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O'BRIEN, Marie Charlotte - Spokane  
O'BRIEN, Marie Charlotte "Chotsie ~ Dear One" October 5, 1923 - April 23, 2016 On a warm August morning in 1946, the newlywed Chotsie O'Brien walked arm-in-arm with her husband across the tarmac to board a plane taking her from her home and family in Baltimore across the continent to an obscure Western town and a new family she had never met. Chotsie's father, William Henry Muth, who worked in the family's prosperous pharmaceutical company, had died when Chotsie was 14. Her mother, Marie Charlotte Cary, raised her eight children in an affectionate family that was immersed in their Catholic Faith. Chotsie attended All Saints Catholic School just around the corner from their large Victorian house. She went on to Mount St. Agnes High School, where she received her nickname and was an all-league field hockey player. After high school, Chotsie completed the two year secretarial degree at Mount Saint Agnes, becoming an expert in taking shorthand. After college, she continued to live at home, taking care of her ailing mother and working for the Baltimore office of the FBI. It was a happy time in her life; working at an exciting job and socializing with the "gang" from the office. Chotsie's older brother, Will was stationed near Baltimore, and one Friday his wife brought Chotsie to the base for an officer's dance. Will had picked the company's "most harmless" young officer to be Chotsie's blind date. The young officer turned out to be one Jack O'Brien of Spokane, Washington. Chotsie and Jack immediately hit it off, the courtship commenced, and Jack proposed in March, 1945. Jack returned after a year in Japan, and on August 10, 1946, they were married. Chotsie's brother, Father Charles F. Muth, performed the ceremony. The only member of Jack's immediate family present was his brother Pat, who hitchhiked from Spokane. After a honeymoon in New York City, it was time for Jack and Chotsie to make their own life in Spokane. This must have been exciting and frightening for Chotsie, who had lived her whole life in her Mother's home. Chotsie must have known that she would rarely see her beloved family again. In fact she only saw her mother twice again after getting on that plane, and most of her seven siblings she saw only a few times. Her brother, Father Muth, would visit Washington every other year and bring a few of Chotsie's many nieces and nephews. Chotsie herself made only a few trips back to Baltimore over the next 70 years. It took a lot of love and courage to board that plane. Chotsie and Jack moved in with Jack's parents near Gonzaga College. Chotsie helped care for Jack's mother, and the two became best friends. Jack and Chotsie's daughter, Margaret was born the following May. The young family bought their own house, and within two years had two sons join their daughter. Jack's job with Standard Oil took him to Okanogan, where two more daughters were born. Chotsie, who was raised in a prosperous family, in a fine house, in an upscale neighborhood, in a sophisticated city, found herself with five kids age six or below, living in a small town in a remote outpost of Washington. Things were about to get interesting. Chotsie was pregnant again, and the doctor suspected twins. Father Muth, who was visiting at the time, put his hand on Chotsie's belly and pronounced, "It looks like three babies to me." The Reverend was right, and in September, 1953, the triplets were born. The family now included eight children, and the oldest was just six years old. The town of Okanogan pitched in to help, laundering cloth diapers and sterilizing bottles, and somehow Chotsie and Jack made it all work. Jack was transferred back to Spokane, where Chotsie had five more babies by 1963, making a nice round number of 13. Chotsie and Jack made an incredible team, creating a nurturing environment where the children challenged and supported one another. Theirs was always the backyard where the neighborhood kids gathered to play games. When her youngest entered first grade, Chotsie re-entered the work force, first at St. Peter's School and then in the attendance office at Ferris High school. Many a teenager found that they could not fool Chotsie with their phony excuses - she had heard them all from her own kids! Chotsie was an incredible Chief Operating Officer of the family. She organized the kids so that they kept the house clean and did the dishes after every meal, she taught the girls to cook so they could help in the kitchen, assigned teams to make school lunches assembly-line style, coordinated simultaneous bedding changes for 14 beds, kept all 13 kids supplied with winter coats, snow boots, school uniforms, and Sunday outfits, enrolled every child in swimming lessons... it was an amazing managerial feat. She expected her children to be responsible and independent, and they were. She sacrificed a lot in her life, and she taught her family to be willing to sacrifice. And she made it all enjoyable with her dry wit and fun sense of humor. Chotsie had a warm, winning personality. When she worked at Ferris, there was always a long list of girls who wanted to help her in the office. Her children often had the experience of running into a childhood friend years later, and the first thing the friend would say was "How are your Mom and Dad?" She took on the role of Gramma to the neighborhood kids, some of whom continued to visit her and Jack after they moved to Touchmark. She was very popular with the staff at Touchmark, and many of them visited her during her last days. Her daughters-in-law loved her deeply. Everyone who knew Chotsie felt that they had a special bond with her, and she gave many of her family and friends funny nicknames that only she would use. She never missed sending her dozens of family members a birthday or graduation card. Chotsie was highly intelligent. She was a whiz at crosswords, did the daily Jumbles puzzle in a few seconds, read extensively, and was a skilled Bridge player. Thirty years after her graduation, she was still able to help one teenager with his Latin homework. She inspired her kids to further their education by setting up a household where school work was second only to Faith. Every day she would sing "Do good work" as she sent them off to school. Her Catholic faith was strong and lasting. The family prayed before and after every meal, never missed Sunday Mass (even on vacations), and every child had a Rosary on their bed post. Her faith showed in her empathy and willingness to help others. Chotsie lived a vibrant, happy life right to the end. She was still laughing, going to Mass, critiquing the Mariners bullpen, walking outside, and imitating her great-granddaughter hopping over the sidewalk cracks. Chotsie's remarkable life is reflected by the immense affection, respect and admiration that her grandsons and especially her granddaughters had for her. This group of young women, with multiple Doctoral degrees, business successes, and professional accomplishments, held Chotsie in the highest possible esteem. Our "dear one" Chotsie was preceded in death by her husband of 67 years, John M. O'Brien, Jr "Jack"; her daughter, Anne, and great-grandbabies, Season and Griffin. She is survived by her children, Margo Shute (Roger), John (Angie), Bernie, Tricia Knauss (Jim), Rita Valentine (Jim), Rose Milhem (Bob), Chuck, Larry (Linda), Peter (Carol), Theresa Luciani (Tom), Clare McCracken (Jim), Rob (Jill); son-in-law and daughter-in-law, Tim and Judy Williams; 39 grandchildren and 26 great-grandchildren. The O'Brien family would like to thank the staff at Touchmark, especially Chotsie's caregiver, Hope, for their kindness and caring, and Dr. Muneer Hassan for his professionalism and empathy. Visitation from 6:00 to 7:00pm on Wednesday, May 4, 2016 at Hennessey Funeral Home & Crematory, 2203 N. Division St., Spokane, WA. Rosary to follow at 7:00pm at the same location. Funeral Mass at 11:00am on Thursday, May 5, 2016 at Our Lady of Fatima Catholic Church, 1517 E. 33rd Ave. Spokane, WA. Please visit to share your thoughts and memories with our family.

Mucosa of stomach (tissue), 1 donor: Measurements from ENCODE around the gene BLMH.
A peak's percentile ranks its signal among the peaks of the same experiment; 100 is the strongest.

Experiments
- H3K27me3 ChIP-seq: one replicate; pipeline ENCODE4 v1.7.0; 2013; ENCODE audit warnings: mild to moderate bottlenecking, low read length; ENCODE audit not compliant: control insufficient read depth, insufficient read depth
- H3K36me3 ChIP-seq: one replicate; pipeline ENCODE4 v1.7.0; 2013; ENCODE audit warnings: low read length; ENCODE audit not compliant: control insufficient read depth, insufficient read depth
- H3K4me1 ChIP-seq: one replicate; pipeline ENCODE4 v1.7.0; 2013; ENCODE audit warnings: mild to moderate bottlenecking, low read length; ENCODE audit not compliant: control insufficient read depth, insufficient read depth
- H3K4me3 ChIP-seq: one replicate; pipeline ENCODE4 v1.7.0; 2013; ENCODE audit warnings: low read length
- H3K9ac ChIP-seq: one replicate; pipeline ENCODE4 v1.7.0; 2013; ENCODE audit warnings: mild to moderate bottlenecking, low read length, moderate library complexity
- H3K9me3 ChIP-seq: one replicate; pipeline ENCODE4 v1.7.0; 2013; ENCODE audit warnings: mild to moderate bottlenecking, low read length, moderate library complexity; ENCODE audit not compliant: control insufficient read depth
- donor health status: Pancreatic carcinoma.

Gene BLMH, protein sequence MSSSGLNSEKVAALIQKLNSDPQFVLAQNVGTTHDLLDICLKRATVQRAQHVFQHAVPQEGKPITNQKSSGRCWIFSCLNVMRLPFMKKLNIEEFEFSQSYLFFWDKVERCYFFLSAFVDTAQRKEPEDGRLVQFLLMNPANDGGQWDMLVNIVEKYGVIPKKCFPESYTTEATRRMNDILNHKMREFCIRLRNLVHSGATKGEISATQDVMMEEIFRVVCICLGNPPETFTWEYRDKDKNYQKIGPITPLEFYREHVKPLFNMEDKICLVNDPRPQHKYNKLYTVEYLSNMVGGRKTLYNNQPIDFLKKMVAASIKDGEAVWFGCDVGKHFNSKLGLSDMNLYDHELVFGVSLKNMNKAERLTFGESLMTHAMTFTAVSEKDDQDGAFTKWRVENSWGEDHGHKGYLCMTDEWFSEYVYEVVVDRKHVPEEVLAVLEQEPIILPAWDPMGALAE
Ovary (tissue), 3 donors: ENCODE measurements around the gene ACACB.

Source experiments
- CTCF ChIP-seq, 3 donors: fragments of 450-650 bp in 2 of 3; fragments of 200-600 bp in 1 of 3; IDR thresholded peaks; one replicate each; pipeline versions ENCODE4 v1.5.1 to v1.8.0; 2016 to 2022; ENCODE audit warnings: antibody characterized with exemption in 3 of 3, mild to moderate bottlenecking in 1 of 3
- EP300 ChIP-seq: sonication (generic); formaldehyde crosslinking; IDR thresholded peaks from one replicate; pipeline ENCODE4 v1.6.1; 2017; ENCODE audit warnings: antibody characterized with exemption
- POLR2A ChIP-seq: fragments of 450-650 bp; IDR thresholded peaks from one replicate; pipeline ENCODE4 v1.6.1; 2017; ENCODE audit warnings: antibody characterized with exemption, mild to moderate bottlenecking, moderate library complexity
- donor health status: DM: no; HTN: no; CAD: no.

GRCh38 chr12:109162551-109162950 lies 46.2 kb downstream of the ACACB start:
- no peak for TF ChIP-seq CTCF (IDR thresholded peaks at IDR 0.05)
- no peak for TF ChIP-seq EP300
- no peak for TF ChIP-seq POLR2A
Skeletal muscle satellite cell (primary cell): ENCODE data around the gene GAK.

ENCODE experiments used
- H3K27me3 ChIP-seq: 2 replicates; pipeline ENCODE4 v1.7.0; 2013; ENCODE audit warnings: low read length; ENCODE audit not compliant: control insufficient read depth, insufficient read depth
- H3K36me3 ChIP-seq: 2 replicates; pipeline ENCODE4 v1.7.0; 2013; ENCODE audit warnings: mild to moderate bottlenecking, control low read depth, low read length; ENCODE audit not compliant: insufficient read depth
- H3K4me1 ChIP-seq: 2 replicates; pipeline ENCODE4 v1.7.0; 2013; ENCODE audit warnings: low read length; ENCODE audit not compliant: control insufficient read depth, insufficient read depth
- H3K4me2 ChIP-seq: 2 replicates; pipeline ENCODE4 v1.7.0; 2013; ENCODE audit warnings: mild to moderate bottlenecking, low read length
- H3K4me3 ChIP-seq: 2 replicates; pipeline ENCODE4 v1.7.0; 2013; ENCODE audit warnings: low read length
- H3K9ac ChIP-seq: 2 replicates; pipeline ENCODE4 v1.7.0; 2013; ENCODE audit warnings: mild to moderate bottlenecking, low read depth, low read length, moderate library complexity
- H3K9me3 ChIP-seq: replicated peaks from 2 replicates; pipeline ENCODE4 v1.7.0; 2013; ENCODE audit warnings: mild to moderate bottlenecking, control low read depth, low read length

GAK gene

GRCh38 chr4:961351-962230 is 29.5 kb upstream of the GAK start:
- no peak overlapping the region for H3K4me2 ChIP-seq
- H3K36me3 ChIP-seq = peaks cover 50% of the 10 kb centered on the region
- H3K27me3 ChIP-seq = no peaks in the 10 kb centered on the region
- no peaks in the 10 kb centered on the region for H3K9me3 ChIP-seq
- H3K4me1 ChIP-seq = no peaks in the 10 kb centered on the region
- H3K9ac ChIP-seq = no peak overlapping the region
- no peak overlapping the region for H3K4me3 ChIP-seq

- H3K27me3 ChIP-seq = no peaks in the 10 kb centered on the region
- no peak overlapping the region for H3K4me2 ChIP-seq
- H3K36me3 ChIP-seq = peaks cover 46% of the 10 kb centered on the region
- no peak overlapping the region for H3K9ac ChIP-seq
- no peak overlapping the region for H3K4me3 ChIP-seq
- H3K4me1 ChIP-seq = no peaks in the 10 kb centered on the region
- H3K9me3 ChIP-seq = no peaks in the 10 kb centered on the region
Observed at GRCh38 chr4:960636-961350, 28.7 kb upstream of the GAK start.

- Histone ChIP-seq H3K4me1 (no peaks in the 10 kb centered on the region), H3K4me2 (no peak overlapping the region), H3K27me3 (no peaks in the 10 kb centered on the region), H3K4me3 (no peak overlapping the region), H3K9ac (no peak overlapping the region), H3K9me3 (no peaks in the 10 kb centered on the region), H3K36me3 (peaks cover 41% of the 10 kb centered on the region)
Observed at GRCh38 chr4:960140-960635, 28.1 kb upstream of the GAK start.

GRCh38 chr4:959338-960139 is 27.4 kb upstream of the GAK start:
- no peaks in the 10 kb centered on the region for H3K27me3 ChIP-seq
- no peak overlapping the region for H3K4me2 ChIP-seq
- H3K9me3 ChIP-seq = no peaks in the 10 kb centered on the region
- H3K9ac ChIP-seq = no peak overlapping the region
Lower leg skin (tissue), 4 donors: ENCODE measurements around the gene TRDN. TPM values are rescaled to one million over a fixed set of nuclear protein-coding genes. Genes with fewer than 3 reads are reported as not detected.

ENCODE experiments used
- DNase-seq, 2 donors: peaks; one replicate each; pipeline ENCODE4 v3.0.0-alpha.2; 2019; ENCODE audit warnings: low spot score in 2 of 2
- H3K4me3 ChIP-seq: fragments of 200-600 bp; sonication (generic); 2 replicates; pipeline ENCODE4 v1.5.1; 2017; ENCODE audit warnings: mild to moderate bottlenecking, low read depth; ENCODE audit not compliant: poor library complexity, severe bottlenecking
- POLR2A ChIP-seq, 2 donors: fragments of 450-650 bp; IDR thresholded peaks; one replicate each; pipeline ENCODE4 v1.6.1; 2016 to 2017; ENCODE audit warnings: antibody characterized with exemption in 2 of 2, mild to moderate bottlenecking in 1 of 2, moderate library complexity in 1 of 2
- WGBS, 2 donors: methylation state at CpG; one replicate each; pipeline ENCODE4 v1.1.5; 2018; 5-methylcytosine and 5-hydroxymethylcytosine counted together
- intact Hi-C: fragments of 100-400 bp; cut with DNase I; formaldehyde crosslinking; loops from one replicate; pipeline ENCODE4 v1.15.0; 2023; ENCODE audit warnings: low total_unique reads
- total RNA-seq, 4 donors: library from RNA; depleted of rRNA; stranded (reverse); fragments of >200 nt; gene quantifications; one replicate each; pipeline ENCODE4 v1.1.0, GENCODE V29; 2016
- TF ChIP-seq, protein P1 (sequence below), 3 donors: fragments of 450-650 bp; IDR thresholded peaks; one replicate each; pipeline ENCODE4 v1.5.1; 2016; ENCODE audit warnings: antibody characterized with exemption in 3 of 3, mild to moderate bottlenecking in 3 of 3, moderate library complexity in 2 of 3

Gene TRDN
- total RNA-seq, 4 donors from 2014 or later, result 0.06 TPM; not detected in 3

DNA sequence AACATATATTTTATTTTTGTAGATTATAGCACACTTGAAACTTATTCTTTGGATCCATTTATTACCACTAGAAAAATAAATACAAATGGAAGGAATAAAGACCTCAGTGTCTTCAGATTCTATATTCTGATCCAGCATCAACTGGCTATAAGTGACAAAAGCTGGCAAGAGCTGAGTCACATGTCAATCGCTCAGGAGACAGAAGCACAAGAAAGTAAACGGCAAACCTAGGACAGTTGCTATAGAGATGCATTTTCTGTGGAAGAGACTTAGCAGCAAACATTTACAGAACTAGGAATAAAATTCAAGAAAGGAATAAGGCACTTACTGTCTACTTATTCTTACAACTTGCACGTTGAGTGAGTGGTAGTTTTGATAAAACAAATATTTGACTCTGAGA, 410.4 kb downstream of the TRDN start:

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Published in Spokesman-Review on May 1, 2016